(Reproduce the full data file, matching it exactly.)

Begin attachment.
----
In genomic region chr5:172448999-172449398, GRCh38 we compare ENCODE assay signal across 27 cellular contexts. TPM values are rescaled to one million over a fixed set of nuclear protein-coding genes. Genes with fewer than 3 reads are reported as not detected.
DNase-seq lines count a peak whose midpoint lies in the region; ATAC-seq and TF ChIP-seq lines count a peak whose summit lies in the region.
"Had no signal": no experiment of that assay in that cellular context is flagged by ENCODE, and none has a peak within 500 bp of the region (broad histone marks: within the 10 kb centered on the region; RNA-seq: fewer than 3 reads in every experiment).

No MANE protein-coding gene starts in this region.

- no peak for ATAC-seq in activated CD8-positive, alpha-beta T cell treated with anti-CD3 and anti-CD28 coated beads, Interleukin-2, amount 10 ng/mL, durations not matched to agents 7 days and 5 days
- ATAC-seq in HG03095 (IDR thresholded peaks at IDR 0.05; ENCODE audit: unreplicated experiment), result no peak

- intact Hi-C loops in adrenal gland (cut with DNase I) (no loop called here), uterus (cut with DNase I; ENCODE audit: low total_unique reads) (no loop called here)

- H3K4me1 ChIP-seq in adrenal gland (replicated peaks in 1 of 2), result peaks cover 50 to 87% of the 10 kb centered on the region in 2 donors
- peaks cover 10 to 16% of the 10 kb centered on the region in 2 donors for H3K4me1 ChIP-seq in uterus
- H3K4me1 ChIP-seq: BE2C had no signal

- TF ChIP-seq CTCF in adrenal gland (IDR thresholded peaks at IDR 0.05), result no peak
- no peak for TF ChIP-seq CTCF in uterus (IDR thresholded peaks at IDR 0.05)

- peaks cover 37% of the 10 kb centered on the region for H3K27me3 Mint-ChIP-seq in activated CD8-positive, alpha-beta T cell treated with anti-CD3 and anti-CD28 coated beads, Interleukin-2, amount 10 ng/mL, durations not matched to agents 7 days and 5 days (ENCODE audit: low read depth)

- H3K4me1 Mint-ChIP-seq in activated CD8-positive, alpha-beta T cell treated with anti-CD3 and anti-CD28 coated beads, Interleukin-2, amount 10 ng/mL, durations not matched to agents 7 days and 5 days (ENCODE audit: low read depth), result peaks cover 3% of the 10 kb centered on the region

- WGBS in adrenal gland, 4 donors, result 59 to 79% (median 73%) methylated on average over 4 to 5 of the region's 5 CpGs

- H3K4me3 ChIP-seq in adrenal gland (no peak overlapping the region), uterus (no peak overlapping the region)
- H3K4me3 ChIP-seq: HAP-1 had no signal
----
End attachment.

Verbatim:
In genomic region chr5:172448999-172449398, GRCh38 we compare ENCODE assay signal across 27 cellular contexts. TPM values are rescaled to one million over a fixed set of nuclear protein-coding genes. Genes with fewer than 3 reads are reported as not detected.
DNase-seq lines count a peak whose midpoint lies in the region; ATAC-seq and TF ChIP-seq lines count a peak whose summit lies in the region.
"Had no signal": no experiment of that assay in that cellular context is flagged by ENCODE, and none has a peak within 500 bp of the region (broad histone marks: within the 10 kb centered on the region; RNA-seq: fewer than 3 reads in every experiment).

No MANE protein-coding gene starts in this region.

- no peak for ATAC-seq in activated CD8-positive, alpha-beta T cell treated with anti-CD3 and anti-CD28 coated beads, Interleukin-2, amount 10 ng/mL, durations not matched to agents 7 days and 5 days
- ATAC-seq in HG03095 (IDR thresholded peaks at IDR 0.05; ENCODE audit: unreplicated experiment), result no peak

- intact Hi-C loops in adrenal gland (cut with DNase I) (no loop called here), uterus (cut with DNase I; ENCODE audit: low total_unique reads) (no loop called here)

- H3K4me1 ChIP-seq in adrenal gland (replicated peaks in 1 of 2), result peaks cover 50 to 87% of the 10 kb centered on the region in 2 donors
- peaks cover 10 to 16% of the 10 kb centered on the region in 2 donors for H3K4me1 ChIP-seq in uterus
- H3K4me1 ChIP-seq: BE2C had no signal

- TF ChIP-seq CTCF in adrenal gland (IDR thresholded peaks at IDR 0.05), result no peak
- no peak for TF ChIP-seq CTCF in uterus (IDR thresholded peaks at IDR 0.05)

- peaks cover 37% of the 10 kb centered on the region for H3K27me3 Mint-ChIP-seq in activated CD8-positive, alpha-beta T cell treated with anti-CD3 and anti-CD28 coated beads, Interleukin-2, amount 10 ng/mL, durations not matched to agents 7 days and 5 days (ENCODE audit: low read depth)

- H3K4me1 Mint-ChIP-seq in activated CD8-positive, alpha-beta T cell treated with anti-CD3 and anti-CD28 coated beads, Interleukin-2, amount 10 ng/mL, durations not matched to agents 7 days and 5 days (ENCODE audit: low read depth), result peaks cover 3% of the 10 kb centered on the region

- WGBS in adrenal gland, 4 donors, result 59 to 79% (median 73%) methylated on average over 4 to 5 of the region's 5 CpGs

- H3K4me3 ChIP-seq in adrenal gland (no peak overlapping the region), uterus (no peak overlapping the region)
- H3K4me3 ChIP-seq: HAP-1 had no signal